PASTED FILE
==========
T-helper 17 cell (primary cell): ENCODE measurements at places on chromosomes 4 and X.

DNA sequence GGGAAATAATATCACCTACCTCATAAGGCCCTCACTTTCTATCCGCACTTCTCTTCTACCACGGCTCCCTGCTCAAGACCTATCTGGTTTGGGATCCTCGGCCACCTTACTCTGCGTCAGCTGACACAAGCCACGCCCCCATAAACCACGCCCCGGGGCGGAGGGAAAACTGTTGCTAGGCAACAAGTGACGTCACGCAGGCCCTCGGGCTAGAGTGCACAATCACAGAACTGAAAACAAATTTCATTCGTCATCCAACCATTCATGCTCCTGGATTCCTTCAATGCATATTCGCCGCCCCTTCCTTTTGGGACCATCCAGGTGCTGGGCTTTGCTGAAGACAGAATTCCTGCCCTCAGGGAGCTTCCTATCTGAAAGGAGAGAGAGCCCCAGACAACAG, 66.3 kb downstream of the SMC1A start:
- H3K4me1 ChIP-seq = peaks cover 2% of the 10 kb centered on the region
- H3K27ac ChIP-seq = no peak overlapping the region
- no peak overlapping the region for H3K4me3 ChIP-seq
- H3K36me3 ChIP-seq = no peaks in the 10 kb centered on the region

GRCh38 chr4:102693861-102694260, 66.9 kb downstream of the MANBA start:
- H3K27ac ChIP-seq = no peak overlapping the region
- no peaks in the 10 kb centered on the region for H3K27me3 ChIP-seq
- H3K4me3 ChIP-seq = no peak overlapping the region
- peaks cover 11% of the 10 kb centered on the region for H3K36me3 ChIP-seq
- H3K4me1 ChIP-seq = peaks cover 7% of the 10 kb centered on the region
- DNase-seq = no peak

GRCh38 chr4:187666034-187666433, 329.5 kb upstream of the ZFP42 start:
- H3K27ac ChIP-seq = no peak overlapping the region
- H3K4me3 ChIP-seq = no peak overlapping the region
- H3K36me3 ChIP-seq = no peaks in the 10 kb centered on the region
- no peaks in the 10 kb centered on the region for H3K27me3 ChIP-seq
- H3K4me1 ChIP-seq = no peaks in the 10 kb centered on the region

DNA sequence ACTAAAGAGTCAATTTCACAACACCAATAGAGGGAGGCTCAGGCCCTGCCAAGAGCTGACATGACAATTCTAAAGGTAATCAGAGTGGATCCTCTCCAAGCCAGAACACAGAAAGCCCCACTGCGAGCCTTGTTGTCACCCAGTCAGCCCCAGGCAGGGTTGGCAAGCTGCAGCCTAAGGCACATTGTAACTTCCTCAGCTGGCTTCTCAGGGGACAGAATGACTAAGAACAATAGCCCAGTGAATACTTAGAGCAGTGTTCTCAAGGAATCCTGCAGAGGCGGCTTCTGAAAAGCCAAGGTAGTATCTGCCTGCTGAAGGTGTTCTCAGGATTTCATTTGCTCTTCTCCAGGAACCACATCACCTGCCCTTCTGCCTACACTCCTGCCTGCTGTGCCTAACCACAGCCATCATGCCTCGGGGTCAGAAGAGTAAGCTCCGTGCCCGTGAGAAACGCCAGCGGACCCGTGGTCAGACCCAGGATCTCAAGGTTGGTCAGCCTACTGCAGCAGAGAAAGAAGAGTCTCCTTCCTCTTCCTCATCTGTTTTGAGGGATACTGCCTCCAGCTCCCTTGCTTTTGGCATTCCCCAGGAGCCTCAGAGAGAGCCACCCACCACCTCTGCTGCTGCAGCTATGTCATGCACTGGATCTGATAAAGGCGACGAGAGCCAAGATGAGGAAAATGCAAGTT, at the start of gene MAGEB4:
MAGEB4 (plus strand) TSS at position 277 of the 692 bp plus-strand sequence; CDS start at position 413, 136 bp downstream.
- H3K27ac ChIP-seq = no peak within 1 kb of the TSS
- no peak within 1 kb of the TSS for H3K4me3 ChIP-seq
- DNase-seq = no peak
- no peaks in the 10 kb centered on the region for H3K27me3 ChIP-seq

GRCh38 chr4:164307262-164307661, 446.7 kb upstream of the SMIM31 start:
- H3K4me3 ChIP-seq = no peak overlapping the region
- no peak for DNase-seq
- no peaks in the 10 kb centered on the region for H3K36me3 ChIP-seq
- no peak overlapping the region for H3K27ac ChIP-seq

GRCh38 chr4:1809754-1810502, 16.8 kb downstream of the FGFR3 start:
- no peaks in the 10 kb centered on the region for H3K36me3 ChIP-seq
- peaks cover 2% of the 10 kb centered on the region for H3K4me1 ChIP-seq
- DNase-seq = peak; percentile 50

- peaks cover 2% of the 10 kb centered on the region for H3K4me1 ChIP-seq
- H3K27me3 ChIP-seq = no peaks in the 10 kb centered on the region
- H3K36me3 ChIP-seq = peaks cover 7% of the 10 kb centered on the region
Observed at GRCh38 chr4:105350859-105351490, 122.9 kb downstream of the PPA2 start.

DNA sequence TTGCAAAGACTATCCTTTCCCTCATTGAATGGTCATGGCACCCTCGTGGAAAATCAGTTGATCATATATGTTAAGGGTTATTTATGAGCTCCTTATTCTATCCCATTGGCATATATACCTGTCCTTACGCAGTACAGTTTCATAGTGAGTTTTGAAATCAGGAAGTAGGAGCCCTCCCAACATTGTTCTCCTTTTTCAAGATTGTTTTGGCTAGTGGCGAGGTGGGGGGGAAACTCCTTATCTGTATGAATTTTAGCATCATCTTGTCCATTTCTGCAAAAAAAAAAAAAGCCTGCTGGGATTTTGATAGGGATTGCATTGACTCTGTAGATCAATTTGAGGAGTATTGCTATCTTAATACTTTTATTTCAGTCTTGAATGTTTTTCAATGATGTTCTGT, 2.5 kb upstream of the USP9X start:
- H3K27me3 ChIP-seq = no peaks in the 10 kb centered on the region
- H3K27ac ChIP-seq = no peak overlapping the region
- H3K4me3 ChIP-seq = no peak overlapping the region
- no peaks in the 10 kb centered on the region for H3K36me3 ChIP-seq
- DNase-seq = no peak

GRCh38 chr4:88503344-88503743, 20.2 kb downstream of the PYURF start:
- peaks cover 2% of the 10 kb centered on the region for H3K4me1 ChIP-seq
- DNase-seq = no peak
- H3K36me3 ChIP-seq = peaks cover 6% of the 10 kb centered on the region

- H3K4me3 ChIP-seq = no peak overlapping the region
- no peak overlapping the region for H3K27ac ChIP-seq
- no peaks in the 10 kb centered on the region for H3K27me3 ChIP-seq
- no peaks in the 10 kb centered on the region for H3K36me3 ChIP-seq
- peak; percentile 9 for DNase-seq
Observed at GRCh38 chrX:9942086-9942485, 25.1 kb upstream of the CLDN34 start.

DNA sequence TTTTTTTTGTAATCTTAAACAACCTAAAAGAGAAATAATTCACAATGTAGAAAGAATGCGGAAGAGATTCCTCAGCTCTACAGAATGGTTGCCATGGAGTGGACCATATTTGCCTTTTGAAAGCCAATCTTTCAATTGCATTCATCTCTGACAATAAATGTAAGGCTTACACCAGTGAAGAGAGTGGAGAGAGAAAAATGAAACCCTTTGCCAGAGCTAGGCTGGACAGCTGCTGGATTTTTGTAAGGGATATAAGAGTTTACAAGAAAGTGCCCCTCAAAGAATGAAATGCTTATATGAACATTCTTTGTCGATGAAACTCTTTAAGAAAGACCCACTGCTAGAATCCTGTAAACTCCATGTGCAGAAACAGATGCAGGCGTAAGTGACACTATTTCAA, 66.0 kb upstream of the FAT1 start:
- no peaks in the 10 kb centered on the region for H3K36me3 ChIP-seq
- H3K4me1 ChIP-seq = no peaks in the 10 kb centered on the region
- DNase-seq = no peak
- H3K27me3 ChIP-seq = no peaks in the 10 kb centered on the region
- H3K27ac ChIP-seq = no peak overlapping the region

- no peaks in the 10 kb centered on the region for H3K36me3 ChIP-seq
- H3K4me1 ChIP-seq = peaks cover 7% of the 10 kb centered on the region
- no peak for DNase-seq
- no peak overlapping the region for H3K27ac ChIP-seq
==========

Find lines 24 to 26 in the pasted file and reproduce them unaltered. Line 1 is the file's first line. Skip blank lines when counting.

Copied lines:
- DNase-seq = no peak
- no peaks in the 10 kb centered on the region for H3K27me3 ChIP-seq

GRCh38 chr4:164307262-164307661, 446.7 kb upstream of the SMIM31 start: